In a Washington Post op-ed piece out today, Senate Budget Committee Ranking Member Jeff Sessions (R-AL) proposes that “any effort to raise the debt ceiling be tied to no less than a sustained 10 percent reduction of current discretionary spending.”
On Tuesday, President Obama will deliver his State of the Union address. Soon after, he will come forward with a new budget. This is a defining moment for his presidency. His proposals cannot be timid. And he must demonstrate that he is at last willing to shed his Keynesian worldview.
As we enter the annual budget season, Washington will need to consider the kind of change this country has not accomplished since 1997 – when a strong Republican Congress passed a budget that converted soaring deficits into surpluses.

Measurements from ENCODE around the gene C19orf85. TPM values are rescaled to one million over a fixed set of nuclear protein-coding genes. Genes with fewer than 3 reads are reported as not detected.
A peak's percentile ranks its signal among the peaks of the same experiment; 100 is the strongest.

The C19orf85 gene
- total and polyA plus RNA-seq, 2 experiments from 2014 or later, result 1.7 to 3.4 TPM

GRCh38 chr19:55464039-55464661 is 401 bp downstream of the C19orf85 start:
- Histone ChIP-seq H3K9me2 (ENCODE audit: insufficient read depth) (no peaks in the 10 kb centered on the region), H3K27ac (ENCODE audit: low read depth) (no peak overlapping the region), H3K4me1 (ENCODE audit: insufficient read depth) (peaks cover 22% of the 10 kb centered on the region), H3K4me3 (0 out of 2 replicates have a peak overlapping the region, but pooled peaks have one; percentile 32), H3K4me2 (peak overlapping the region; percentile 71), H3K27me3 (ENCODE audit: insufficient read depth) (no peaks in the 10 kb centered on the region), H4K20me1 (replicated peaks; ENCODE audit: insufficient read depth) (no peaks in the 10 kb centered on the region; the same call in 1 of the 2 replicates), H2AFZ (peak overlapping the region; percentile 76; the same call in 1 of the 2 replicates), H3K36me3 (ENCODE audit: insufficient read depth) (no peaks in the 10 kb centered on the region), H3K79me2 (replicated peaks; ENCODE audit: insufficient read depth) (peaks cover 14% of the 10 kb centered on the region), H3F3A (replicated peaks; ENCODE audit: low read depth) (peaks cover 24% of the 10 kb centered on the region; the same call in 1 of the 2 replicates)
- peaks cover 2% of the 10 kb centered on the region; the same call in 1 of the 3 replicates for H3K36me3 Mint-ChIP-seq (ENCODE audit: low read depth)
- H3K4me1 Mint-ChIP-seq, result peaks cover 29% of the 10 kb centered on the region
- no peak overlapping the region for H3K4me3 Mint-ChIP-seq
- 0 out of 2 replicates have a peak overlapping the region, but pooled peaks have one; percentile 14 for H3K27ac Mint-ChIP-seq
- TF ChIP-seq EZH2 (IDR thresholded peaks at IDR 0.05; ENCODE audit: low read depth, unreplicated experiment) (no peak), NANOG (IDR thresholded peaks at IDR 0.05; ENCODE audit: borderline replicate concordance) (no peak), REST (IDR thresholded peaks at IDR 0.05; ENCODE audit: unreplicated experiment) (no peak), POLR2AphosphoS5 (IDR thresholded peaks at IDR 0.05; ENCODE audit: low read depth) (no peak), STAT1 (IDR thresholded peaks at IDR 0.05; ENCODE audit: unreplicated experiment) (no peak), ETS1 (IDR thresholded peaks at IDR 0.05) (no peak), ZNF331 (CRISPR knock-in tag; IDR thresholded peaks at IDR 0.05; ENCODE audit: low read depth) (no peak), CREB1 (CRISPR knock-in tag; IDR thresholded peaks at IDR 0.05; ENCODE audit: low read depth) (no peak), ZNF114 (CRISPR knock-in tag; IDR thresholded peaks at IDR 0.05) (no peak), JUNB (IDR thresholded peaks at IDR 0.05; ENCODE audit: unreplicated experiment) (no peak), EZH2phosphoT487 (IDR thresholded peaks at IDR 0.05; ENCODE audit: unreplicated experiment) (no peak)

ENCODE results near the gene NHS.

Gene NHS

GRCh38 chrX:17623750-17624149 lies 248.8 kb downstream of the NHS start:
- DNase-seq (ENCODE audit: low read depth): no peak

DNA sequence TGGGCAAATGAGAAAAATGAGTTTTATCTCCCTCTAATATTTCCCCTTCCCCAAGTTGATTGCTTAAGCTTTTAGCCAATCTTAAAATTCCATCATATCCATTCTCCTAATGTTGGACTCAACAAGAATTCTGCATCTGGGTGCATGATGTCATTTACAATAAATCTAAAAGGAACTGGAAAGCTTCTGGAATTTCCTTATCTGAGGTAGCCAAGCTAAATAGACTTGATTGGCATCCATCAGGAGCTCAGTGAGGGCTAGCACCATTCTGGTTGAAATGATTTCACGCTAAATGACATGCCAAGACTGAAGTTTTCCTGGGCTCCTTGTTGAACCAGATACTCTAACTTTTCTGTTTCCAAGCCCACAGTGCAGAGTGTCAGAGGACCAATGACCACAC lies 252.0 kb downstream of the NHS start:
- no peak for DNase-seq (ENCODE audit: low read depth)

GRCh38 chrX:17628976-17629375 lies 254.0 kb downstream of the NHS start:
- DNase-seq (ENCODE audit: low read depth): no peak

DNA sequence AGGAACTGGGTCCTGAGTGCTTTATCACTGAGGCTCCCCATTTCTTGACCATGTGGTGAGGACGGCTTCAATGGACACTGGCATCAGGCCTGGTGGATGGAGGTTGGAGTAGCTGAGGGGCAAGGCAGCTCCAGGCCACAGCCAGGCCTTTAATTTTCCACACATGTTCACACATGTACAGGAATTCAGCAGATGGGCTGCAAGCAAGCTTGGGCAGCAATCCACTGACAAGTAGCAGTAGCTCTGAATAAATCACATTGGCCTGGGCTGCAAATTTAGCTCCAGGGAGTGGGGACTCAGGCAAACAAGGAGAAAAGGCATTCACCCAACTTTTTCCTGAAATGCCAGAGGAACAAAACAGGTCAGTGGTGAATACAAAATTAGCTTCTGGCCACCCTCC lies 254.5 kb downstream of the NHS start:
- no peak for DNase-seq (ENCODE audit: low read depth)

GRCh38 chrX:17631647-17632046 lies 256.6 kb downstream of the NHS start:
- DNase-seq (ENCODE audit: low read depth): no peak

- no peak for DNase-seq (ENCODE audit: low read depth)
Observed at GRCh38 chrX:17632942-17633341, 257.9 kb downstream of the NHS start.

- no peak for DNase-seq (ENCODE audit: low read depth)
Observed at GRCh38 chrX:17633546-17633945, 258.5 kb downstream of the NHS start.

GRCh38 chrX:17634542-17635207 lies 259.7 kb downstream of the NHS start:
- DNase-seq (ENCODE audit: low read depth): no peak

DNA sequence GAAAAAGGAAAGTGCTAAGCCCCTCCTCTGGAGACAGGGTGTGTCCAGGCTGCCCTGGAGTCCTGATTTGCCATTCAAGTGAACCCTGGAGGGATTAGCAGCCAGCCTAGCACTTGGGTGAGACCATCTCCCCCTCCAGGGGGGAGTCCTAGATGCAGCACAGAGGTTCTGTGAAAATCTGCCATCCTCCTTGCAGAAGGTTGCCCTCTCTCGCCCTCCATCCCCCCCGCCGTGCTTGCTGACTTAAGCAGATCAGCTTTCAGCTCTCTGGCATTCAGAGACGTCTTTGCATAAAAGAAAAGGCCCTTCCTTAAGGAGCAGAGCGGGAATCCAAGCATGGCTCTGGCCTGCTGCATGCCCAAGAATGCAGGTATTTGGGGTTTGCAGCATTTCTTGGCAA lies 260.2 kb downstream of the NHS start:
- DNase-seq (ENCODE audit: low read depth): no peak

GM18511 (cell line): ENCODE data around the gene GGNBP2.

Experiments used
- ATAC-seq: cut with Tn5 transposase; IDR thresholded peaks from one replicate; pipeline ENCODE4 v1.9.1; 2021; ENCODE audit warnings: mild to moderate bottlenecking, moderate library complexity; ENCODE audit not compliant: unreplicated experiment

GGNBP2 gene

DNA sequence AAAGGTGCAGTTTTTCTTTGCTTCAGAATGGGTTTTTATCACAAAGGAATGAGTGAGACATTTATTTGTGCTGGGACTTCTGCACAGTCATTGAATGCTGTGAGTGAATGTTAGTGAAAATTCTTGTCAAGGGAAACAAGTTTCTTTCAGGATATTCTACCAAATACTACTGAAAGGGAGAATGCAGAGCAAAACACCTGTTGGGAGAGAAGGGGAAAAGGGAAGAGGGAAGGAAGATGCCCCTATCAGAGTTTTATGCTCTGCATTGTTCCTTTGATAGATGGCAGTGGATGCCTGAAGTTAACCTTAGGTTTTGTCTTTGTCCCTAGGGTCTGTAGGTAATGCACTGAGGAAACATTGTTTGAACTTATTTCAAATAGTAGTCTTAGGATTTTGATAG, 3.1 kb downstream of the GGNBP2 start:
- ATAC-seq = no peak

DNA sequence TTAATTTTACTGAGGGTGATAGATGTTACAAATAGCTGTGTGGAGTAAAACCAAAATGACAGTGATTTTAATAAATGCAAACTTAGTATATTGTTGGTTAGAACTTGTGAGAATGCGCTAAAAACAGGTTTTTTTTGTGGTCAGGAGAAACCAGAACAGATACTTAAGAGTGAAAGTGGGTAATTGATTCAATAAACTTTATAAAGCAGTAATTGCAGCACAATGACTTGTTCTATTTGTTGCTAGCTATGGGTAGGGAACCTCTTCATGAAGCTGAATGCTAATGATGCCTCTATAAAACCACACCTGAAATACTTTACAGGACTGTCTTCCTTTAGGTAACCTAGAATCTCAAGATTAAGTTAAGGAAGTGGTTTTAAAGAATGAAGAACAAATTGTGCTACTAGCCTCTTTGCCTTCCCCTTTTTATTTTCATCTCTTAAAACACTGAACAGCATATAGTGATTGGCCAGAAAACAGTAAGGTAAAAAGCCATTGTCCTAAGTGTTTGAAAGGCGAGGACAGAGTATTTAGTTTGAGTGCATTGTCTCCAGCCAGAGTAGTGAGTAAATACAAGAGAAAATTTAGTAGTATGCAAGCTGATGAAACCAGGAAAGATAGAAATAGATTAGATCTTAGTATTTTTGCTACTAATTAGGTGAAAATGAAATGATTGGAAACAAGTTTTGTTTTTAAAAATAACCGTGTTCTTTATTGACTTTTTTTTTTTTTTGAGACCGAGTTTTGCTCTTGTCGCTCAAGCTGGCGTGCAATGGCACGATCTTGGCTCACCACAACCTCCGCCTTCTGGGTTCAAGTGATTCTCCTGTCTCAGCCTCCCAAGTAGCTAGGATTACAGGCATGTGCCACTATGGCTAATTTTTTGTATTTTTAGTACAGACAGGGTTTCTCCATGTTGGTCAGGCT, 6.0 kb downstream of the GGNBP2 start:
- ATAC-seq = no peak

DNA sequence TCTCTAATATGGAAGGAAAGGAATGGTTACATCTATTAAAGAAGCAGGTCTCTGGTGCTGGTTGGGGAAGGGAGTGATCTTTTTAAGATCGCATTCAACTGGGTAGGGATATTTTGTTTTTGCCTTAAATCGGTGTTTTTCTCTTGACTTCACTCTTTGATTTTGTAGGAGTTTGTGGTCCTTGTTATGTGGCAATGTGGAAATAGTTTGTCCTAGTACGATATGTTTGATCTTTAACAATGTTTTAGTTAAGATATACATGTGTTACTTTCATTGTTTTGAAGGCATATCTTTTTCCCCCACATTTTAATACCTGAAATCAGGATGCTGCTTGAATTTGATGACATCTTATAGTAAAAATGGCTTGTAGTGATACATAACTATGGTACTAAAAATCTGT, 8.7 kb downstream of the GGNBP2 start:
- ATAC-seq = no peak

We need a budget with a bold vision – like those unveiled in Britain and New Jersey; one that reduces both the size of the deficit and the size of the government. We need a budget that does not require tax increases as the price for spending cuts – because while the spending cuts may disappear, the economic drain of higher taxes will not. And we need a budget that turns us back from the cliff so we can head down a new road – toward leaner government, responsible spending and a thriving private sector.